DURING the time of House Speaker Jose de Venecia in Congress, he used to reserve low-numbered House Bills No. 1 to 10 for himself, although he has not decided yet on what bills to file corresponding to these priority numbers.
It is the same in the 19th Congress, where Leyte First District Rep. Martin Romualdez, a cousin of the sitting President, has filed House Bill No. 1. Co-filers are Tingog Partylist Reps. Yedda Romualdez and Jude Acidre, and presidential son Ilocos Norte First District Rep. Sandro Marcos.
House Bill No. 1 is entitled "Government Financial Institutions Unified Initiatives to Distressed Enterprises for Economic Recovery or Guide Act.” The proposed law aims to help President Bongbong Marcos achieve his dream for a robust, efficient MSME sector (micro, small and medium enterprises).
Specifically, the measure mandates public financial institutions, such as Land Bank of the Philippines and the Development Bank of the Philippines, to expand their loan programs for MSMEs especially those most affected by the pandemic. If the big businesses were negatively impacted by the Covid-19 pandemic, I suppose the smaller businesses even suffered a lot more.
According to Joey Concepcion, an expert on business entrepreneurship, PBBM recognizes that micro, small, medium-sized enterprises (MSMEs) are crucial in the nation's economy as they comprise 99 percent of all business establishments in the country and generate 62.6 percent of jobs for Filipinos.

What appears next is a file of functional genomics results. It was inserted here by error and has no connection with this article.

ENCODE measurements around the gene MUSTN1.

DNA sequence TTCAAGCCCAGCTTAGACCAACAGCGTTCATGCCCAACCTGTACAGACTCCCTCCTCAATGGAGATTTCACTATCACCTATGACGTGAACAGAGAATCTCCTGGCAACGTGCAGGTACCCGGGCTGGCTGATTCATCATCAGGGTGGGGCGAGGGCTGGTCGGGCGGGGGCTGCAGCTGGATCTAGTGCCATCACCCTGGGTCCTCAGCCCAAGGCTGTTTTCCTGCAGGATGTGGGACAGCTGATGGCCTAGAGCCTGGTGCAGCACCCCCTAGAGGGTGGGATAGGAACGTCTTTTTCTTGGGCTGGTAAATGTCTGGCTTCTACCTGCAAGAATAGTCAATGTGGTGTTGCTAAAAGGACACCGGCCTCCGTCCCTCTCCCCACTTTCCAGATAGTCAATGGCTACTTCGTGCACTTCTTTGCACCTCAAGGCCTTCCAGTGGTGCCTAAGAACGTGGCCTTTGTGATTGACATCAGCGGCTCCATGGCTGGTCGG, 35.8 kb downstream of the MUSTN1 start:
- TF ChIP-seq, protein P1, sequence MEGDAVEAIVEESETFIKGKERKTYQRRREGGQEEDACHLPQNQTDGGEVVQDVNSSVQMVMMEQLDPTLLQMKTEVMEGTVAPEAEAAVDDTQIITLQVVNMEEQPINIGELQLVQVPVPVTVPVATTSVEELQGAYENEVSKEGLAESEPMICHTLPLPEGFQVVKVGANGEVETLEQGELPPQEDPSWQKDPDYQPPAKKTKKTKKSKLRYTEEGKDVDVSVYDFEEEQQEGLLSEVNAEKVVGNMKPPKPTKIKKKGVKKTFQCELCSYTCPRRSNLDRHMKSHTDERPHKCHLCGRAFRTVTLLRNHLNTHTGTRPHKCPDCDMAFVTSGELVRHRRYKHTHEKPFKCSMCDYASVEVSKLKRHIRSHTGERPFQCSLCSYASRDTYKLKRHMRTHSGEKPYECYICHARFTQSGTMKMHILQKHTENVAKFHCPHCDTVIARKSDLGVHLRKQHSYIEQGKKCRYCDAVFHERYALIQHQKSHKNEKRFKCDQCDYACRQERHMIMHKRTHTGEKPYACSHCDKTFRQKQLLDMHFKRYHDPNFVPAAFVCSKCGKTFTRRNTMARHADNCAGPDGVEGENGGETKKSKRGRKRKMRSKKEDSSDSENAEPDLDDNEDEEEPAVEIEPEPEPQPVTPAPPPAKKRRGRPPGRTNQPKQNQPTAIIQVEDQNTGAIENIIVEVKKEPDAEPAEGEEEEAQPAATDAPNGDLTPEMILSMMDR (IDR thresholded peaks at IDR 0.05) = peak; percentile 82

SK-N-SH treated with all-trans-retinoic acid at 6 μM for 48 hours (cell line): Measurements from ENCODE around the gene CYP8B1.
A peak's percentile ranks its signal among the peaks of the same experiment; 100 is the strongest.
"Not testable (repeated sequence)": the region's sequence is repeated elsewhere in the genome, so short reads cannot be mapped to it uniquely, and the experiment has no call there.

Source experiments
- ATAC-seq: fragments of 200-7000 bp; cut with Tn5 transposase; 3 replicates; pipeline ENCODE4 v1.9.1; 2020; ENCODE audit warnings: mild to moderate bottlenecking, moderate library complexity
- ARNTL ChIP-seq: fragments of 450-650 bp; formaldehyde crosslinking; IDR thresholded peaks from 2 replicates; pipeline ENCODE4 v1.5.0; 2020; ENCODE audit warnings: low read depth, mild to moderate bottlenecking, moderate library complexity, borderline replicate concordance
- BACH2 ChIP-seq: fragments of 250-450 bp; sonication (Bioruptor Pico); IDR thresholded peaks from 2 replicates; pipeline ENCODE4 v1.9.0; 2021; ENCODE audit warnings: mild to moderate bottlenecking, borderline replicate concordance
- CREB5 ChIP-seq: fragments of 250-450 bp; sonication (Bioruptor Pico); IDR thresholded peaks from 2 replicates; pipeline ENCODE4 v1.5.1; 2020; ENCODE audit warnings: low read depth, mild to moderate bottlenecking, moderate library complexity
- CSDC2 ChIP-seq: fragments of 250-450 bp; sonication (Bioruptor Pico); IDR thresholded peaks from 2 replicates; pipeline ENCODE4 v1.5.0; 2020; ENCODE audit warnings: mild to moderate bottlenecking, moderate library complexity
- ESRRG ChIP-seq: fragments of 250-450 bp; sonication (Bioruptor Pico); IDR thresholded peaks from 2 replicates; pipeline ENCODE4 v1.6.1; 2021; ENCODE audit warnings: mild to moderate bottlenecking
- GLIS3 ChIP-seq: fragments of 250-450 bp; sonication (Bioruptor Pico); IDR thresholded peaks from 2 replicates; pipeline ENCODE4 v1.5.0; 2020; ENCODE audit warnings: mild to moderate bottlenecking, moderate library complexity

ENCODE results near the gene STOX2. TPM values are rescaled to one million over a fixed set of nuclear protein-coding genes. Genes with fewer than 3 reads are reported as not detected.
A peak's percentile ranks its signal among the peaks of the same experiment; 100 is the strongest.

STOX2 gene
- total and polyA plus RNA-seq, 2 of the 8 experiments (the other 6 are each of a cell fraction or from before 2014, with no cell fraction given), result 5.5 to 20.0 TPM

There is a valid reason for Marcos to prioritize agriculture and food security in the first few months of this administration. High inflation and dwindling supply of food should be top priority issues in any administration, and PBBM is on the right track to train the government's focus on these.
Also in the list of Marcos' priorities are economic recovery from the pandemic, public health, energy supply, jobs and reduction of poverty.
Details of what the government will do along these lines are contained in the "comprehensive, all-inclusive plan for economic transformation" but what we are informed so far are the ambitious percentages of economic growth targets given by Finance Secretary Benjamin Diokno. Without concrete plans on how to achieve these ambitious goals, the people will be at a loss on how to digest these economic gobbledygook.